Ithaca, N.Y. — The prosecution and defense attorneys are making their closing arguments in Tompkins County Court Tuesday morning in the manslaughter case of 19-year-old James Crosby, who is accused in the crash deaths of two Spencer residents.
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A few dozen people — including family of victim Derek Nichols, 20 — have packed the courtroom for the arguments.
Defense attorney Joseph Joch argued that police were wrong to conclude Crosby was recklessly speeding before the fatal New Year’s Eve 2013 accident in Newfield.
Joch attacked the state police’s accident reconstruction investigation, saying authorities misapplied formulas about pedestrian crash dynamics to a case where these equations were meaningless.
Joch envisioned a sign hanging up at the state police office: “Customized Speed Estimates: Made To Order.”
“What do you need?,” he said, mocking state police, “A 60 in a 30 zone? We can do it.”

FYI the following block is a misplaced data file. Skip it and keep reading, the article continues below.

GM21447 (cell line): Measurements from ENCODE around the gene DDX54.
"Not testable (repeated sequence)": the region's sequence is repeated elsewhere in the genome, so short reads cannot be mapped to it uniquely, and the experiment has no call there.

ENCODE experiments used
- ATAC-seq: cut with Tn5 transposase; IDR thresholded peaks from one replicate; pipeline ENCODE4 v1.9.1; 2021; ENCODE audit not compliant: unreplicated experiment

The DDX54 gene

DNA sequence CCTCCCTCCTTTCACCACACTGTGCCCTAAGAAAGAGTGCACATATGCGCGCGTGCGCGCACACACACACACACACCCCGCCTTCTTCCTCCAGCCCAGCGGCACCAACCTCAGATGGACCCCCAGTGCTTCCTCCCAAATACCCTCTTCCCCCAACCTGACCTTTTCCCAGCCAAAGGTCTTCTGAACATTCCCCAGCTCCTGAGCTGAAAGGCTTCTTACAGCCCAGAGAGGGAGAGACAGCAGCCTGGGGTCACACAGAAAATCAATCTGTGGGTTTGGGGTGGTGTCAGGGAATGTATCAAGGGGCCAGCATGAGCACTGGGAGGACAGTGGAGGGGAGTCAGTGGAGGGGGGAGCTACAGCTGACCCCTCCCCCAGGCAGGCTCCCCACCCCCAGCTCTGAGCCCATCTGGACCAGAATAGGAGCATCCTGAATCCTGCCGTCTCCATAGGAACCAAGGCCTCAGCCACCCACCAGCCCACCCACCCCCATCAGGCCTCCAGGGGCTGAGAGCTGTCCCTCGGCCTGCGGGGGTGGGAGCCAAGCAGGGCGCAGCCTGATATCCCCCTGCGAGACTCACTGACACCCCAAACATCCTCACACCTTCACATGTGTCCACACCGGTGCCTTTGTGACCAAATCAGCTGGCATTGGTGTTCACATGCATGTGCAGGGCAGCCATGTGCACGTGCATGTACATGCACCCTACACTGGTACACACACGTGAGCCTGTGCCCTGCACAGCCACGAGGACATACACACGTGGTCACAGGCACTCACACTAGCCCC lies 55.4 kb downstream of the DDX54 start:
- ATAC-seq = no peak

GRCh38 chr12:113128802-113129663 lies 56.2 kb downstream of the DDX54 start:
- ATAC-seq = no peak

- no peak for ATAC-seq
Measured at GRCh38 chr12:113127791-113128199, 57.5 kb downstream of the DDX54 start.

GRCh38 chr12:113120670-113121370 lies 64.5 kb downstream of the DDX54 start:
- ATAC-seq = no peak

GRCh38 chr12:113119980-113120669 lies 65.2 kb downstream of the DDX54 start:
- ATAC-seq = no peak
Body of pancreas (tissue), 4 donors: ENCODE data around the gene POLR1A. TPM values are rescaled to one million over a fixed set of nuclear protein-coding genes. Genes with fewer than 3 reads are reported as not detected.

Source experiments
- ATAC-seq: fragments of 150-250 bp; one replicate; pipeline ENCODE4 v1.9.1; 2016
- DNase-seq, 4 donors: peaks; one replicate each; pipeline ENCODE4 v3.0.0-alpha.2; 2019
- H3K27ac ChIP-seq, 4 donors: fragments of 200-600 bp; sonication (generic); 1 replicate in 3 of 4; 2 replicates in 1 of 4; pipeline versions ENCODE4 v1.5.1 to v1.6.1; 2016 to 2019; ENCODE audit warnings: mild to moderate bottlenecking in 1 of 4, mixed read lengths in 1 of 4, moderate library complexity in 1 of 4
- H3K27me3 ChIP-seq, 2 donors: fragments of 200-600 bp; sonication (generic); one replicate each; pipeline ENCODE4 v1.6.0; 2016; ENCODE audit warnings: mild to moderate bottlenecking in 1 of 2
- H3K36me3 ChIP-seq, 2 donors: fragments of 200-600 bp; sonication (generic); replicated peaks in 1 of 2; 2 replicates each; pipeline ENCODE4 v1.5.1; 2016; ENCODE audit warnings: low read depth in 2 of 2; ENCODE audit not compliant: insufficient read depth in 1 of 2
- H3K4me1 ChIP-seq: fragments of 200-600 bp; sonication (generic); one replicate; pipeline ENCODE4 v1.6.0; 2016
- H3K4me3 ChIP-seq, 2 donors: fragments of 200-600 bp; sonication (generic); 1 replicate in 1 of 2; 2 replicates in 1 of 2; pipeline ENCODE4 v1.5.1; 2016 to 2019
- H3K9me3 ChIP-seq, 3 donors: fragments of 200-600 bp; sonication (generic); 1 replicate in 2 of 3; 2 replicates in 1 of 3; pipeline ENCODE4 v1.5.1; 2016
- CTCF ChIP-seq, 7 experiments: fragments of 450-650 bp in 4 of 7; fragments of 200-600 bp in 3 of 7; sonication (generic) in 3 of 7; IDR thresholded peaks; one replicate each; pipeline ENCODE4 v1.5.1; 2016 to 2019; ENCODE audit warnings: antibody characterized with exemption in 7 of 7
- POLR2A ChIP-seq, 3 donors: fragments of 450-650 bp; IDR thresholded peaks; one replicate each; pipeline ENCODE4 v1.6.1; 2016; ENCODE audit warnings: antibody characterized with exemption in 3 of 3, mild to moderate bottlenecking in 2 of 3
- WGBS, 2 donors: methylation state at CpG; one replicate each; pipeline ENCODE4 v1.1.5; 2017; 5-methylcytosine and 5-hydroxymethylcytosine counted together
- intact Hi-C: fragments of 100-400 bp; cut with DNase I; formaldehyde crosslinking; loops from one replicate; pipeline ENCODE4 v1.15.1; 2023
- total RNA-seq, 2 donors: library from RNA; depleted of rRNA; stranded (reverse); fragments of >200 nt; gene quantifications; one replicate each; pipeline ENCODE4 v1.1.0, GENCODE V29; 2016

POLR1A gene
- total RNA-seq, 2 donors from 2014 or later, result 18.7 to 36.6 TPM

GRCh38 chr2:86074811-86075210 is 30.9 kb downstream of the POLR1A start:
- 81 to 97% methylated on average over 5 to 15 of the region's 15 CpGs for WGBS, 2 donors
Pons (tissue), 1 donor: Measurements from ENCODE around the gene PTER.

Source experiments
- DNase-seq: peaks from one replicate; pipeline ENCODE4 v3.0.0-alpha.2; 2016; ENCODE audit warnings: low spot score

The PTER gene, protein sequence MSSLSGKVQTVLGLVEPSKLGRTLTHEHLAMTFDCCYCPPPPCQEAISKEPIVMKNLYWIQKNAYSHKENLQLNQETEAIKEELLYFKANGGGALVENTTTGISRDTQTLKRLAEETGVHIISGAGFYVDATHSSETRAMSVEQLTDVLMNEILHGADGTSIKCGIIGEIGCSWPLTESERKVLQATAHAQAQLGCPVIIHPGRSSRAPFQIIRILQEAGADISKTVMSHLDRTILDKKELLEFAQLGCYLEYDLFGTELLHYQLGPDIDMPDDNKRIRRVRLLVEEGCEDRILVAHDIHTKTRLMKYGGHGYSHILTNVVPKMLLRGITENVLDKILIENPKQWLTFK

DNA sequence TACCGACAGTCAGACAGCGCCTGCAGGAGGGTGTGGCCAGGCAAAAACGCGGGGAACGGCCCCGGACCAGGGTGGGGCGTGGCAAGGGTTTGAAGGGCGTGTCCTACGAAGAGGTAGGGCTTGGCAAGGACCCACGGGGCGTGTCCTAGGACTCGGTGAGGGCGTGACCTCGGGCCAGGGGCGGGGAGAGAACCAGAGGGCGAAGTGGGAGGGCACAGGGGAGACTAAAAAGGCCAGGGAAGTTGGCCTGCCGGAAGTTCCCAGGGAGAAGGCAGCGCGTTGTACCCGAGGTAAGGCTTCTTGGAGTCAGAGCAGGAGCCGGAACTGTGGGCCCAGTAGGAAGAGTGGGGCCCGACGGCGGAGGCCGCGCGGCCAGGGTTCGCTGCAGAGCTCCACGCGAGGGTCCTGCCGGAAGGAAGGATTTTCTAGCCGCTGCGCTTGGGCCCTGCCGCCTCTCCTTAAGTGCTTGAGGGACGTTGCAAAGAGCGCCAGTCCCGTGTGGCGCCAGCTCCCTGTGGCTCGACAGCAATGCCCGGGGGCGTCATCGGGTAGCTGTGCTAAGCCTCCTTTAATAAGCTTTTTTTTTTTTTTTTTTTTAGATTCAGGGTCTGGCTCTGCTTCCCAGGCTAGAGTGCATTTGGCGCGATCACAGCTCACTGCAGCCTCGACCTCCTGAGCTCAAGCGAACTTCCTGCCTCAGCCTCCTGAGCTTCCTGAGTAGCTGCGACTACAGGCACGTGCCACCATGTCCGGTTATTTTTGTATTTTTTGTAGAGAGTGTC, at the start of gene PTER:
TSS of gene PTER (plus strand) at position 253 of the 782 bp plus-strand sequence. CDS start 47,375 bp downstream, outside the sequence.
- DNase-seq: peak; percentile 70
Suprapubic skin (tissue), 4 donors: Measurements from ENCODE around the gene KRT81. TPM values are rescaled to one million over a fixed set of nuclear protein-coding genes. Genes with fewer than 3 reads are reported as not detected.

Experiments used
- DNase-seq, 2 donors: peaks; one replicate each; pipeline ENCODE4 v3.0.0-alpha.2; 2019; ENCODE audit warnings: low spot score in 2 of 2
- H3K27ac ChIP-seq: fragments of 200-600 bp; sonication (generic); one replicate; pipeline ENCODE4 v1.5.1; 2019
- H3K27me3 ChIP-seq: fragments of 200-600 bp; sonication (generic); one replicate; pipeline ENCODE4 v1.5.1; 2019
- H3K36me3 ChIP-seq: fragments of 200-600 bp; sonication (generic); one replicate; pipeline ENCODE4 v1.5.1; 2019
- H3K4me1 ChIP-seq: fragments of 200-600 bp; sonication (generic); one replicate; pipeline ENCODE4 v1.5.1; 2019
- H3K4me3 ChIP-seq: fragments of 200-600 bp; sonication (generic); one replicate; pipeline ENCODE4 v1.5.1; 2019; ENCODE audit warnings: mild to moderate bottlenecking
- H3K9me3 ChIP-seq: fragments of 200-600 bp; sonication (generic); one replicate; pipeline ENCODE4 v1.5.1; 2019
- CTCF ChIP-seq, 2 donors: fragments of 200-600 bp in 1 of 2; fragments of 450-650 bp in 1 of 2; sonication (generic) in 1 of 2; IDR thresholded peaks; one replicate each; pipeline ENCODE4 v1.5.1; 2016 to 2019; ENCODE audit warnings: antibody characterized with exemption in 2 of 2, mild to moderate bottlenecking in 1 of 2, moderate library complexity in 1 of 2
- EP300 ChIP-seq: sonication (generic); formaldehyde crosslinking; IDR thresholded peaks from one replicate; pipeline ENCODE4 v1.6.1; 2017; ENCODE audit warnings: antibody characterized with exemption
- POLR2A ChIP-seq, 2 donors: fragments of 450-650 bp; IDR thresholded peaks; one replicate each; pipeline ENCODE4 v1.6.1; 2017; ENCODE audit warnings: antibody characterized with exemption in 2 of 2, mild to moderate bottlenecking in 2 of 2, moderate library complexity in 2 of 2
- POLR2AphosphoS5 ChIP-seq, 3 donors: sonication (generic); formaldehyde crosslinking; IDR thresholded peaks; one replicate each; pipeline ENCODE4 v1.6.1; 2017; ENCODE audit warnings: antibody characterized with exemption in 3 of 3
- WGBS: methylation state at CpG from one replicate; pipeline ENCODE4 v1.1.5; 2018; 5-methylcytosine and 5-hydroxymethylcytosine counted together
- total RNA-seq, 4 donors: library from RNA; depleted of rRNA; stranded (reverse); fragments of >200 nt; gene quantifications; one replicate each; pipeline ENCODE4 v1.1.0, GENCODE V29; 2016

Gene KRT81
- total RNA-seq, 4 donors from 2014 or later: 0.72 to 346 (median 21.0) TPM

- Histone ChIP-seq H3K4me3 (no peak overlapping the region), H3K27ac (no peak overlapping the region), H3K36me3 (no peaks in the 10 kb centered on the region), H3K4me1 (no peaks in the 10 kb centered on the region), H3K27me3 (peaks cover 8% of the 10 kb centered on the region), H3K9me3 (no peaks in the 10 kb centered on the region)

Joch said state police dressed up “cherry picked numbers” and hoped that a jury would favor them over a hired defense attorney.
“There exist standard, routine, generally accepted procedures, which is based upon the science of physics, the concept of the conservation of linear momentum,” Joch said.
Those procedures, Joch said, were simply ignored by the police in exchange for their favored formulas.
Joch tried picking apart the use of co-efficients to calculate the friction of different objects involved in the crash. His main assault, however, was on the use of the “Searle equation,” the pedestrian crash equation he says was never intended for use in a major car crash.
“You do the tests and you use the formula. The speed out of impact in miles per hour equals the square of 30 DF – Distance times friction. Had they done that … they wouldn’t have needed any resort to this bogus theory,” he said.
As he did at the beginning of his closing argument, Joch imagined the state police conversation that precipitated the charges against Crosby.
He imagined state police talking to each other about two dead people, several witnesses testifying to reckless driving and a speedometer that read 91 mph.
“That was the last minute when any unbiased assessment took place here,” Joch said, “that was when they were going to find a speed that agreed with that speedometer.”